It appears that about three-fourths of the increase of Tk 133.49 billion would be spent on public servants' pension benefits leaving the rest (one-fourths)  Tk. 36.24 billion -- for some 100 safety net programmes run by 23 different ministries. However, the social safety net programmes are faced with severe criticisms - wastage of 30 per cent, mis-targeting, politicisation and relief orientation that hardly help the cause of development. 

The most disconcerting is the allocation on education sector. The 2017-18 national budget seemingly leaves us in a zone of comfort with the news that the education sector will get an unprecedented thrust. The proposed allocation of Tk 504.32 billion for education in the budget amounts to 12.6 per cent of the total budget size of Tk 4,002.26 billion. Of the total allocation for the sector, at disaggregated level, Tk 231.41 billion has been earmarked for the Ministry of Education, Tk 220.22 billion for the Ministry of Primary and Mass Education, and Tk 52.69 billion for the Technical and Madrasah Education Division -shown separately this year.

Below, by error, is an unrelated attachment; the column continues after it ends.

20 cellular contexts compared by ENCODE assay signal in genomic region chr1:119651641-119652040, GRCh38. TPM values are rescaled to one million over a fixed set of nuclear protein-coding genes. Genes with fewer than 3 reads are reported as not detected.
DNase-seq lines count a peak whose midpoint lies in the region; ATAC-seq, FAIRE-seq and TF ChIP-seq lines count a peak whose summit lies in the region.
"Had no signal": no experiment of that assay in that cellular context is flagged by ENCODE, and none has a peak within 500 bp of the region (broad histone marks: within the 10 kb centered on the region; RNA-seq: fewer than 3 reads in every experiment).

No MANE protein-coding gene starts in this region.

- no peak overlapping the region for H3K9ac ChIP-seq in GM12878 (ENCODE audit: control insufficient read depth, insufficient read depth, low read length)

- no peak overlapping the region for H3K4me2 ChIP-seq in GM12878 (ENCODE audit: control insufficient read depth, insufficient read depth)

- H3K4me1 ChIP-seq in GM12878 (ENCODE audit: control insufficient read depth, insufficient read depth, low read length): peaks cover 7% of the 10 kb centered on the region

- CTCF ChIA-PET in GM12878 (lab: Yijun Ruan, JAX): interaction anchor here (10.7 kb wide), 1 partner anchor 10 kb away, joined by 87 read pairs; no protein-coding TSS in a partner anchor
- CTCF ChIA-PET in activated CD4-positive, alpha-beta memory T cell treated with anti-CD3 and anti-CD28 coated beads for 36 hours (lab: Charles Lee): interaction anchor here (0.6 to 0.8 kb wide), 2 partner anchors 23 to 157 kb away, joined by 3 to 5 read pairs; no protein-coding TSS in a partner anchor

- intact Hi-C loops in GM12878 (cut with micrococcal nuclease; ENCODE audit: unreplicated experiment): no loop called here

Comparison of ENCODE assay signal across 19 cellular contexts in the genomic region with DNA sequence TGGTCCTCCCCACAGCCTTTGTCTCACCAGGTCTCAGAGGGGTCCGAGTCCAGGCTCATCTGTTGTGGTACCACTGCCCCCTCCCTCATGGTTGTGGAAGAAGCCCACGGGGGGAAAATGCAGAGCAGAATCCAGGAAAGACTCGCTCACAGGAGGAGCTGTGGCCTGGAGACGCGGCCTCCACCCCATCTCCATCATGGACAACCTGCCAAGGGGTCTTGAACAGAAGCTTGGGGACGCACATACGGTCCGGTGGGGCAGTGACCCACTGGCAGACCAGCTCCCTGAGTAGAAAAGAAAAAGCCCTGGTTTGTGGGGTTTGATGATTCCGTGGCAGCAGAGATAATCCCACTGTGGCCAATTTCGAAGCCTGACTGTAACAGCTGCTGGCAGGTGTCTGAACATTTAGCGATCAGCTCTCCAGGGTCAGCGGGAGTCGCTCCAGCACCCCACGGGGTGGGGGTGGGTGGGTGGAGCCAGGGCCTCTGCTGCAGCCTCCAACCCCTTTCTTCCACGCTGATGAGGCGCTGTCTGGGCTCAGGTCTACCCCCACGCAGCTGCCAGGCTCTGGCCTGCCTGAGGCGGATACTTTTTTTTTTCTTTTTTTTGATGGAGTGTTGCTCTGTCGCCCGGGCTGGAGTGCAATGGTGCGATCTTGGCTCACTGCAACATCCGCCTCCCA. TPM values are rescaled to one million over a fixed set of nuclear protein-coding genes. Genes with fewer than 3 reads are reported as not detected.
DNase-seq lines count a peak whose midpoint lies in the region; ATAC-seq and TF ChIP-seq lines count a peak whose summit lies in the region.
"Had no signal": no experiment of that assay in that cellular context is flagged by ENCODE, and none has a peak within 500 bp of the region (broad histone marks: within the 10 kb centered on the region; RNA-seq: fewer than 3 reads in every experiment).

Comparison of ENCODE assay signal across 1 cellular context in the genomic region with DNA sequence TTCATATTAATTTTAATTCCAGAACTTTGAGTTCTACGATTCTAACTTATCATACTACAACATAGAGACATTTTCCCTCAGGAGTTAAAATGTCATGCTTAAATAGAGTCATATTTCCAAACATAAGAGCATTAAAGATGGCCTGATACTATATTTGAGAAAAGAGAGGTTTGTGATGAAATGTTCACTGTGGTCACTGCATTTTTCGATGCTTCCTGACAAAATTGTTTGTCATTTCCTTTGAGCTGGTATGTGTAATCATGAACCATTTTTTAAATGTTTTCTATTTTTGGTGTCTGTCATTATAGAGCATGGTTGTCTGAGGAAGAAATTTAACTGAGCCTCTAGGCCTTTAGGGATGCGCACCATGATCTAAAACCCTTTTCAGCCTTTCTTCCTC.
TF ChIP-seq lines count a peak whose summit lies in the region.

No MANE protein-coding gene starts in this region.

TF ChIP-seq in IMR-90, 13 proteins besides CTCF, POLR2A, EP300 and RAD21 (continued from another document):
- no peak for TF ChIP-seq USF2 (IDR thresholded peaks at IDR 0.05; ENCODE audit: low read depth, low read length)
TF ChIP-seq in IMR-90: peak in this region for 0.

It is, however, interesting to note that the public in general and media in particular hardly noticed the 'mathematical magic' pertaining to increased allocation for education by 14 per cent, emphasis on heavy infrastructure investment with the aim to improve capacity and quality, and the emphasis on qualitative improvement in teaching methods. But, there is a definite slip between the cup and the lip.